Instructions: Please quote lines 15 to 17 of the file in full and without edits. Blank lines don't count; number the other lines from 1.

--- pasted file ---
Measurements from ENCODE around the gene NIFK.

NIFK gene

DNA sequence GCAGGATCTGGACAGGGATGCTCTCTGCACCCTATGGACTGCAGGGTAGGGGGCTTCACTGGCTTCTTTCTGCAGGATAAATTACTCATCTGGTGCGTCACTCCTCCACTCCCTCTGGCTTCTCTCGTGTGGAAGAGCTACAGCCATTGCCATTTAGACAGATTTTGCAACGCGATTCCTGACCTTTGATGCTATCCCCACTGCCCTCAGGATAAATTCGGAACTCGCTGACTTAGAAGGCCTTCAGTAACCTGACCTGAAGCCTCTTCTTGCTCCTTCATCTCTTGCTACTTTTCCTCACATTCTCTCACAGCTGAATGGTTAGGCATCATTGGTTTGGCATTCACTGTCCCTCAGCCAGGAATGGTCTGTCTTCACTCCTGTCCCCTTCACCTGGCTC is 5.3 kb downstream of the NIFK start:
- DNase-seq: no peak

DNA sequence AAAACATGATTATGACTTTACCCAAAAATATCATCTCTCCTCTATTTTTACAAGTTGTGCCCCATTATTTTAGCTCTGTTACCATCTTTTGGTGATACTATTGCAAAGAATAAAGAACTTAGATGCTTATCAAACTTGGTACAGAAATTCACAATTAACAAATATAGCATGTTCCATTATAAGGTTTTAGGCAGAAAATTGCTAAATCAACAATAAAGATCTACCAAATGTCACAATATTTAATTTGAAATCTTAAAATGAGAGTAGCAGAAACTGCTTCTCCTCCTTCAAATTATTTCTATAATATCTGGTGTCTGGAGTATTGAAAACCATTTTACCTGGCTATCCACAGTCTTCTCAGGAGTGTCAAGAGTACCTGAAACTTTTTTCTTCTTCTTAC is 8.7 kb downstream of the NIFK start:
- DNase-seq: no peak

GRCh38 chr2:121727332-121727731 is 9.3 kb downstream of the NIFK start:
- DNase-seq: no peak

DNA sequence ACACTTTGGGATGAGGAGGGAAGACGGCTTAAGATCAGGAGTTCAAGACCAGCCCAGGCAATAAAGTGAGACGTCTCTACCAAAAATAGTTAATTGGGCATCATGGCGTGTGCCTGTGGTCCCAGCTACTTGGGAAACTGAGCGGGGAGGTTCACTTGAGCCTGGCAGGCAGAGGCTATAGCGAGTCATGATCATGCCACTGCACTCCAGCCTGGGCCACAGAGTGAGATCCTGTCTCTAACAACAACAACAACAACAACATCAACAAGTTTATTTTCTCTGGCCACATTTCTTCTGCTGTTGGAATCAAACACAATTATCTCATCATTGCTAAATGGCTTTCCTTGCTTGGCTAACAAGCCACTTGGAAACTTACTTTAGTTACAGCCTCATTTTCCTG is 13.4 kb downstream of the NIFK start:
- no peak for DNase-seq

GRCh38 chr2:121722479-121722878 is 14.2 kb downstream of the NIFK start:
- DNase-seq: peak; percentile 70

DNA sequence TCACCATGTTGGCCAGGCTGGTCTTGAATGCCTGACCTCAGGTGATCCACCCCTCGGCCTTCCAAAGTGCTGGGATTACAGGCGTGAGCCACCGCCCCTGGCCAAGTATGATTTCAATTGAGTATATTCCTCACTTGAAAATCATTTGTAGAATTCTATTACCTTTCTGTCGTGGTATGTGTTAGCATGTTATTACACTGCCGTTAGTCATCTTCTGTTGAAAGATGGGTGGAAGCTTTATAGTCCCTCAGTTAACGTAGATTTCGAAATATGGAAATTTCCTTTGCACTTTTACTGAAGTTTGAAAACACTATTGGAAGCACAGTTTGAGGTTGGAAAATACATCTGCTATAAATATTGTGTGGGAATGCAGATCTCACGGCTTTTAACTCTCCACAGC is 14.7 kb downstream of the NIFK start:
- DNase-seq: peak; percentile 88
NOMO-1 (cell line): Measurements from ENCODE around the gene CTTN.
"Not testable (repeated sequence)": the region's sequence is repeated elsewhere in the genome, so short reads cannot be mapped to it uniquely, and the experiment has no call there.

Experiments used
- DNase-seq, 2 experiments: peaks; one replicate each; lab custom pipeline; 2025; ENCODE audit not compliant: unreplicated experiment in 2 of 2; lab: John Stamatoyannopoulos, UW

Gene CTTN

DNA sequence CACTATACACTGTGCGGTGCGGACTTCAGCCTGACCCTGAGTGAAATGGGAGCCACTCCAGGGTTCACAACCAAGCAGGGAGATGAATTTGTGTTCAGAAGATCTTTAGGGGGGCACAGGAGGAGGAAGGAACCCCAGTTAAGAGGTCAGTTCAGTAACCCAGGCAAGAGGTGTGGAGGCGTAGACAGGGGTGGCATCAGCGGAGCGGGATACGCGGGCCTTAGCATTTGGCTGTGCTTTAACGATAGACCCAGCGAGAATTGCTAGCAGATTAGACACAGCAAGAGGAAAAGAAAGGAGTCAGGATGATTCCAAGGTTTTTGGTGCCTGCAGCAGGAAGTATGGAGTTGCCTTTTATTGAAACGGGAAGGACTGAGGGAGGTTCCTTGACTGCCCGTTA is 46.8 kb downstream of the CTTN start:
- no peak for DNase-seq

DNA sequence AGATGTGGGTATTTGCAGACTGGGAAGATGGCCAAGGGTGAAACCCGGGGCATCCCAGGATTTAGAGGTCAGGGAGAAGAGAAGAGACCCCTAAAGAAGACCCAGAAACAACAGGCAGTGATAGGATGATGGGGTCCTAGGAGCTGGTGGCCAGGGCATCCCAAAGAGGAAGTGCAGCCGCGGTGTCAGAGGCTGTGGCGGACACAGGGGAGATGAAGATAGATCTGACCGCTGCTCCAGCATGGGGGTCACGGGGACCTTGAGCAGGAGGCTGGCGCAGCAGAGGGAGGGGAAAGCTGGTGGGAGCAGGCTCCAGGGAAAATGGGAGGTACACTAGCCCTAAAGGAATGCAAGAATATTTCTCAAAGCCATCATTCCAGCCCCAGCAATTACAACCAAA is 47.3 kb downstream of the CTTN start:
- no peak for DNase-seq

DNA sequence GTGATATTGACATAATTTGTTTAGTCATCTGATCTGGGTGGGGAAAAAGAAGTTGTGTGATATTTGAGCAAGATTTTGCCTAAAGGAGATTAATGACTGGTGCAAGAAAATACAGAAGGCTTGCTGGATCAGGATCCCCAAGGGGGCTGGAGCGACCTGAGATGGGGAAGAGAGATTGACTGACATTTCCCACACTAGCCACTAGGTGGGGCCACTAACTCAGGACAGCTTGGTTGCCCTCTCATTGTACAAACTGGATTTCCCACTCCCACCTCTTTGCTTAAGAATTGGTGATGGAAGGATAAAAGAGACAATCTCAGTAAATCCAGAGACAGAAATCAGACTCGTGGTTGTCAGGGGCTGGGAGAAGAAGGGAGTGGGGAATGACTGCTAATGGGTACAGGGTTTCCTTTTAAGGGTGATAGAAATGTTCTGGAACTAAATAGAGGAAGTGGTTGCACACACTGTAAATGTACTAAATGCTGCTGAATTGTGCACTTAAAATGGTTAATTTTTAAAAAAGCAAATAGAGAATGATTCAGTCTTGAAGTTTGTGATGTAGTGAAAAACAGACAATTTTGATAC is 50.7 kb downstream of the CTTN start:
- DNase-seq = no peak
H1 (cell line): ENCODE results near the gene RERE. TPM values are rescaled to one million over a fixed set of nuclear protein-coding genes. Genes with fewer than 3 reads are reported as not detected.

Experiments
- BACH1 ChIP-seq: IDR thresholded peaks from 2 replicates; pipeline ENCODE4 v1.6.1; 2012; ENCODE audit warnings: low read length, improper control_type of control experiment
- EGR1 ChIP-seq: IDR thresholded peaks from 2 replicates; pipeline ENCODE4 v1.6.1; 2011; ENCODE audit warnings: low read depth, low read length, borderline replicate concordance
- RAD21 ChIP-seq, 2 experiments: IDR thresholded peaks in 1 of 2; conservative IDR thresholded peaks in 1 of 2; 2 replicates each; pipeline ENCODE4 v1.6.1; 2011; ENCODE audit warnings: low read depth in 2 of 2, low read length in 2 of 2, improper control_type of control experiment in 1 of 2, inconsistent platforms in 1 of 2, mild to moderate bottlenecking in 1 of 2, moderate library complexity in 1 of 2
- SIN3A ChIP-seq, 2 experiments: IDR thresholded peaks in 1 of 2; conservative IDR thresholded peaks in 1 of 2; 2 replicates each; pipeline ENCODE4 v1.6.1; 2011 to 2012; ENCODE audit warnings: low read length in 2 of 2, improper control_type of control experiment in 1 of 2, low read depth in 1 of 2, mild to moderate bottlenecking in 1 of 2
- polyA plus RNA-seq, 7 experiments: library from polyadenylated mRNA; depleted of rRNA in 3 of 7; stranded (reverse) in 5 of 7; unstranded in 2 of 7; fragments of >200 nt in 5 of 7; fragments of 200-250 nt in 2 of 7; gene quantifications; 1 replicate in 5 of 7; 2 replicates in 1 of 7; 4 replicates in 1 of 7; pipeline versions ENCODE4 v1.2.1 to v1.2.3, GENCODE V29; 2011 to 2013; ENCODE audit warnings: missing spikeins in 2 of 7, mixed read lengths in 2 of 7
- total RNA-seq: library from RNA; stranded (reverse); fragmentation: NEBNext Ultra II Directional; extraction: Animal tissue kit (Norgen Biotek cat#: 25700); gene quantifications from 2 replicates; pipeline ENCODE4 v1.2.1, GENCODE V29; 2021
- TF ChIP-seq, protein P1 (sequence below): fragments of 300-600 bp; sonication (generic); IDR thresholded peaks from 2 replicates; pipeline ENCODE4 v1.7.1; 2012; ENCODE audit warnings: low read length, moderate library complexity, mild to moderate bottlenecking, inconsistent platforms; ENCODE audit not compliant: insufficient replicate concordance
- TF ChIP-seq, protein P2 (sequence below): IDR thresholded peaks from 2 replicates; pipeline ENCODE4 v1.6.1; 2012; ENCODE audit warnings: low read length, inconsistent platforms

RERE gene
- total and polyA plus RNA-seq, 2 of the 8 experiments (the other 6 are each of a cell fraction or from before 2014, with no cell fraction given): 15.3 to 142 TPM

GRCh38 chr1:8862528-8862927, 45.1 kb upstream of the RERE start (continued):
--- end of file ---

NOMO-1 (cell line): Measurements from ENCODE around the gene CTTN.
"Not testable (repeated sequence)": the region's sequence is repeated elsewhere in the genome, so short reads cannot be mapped to it uniquely, and the experiment has no call there.

Experiments used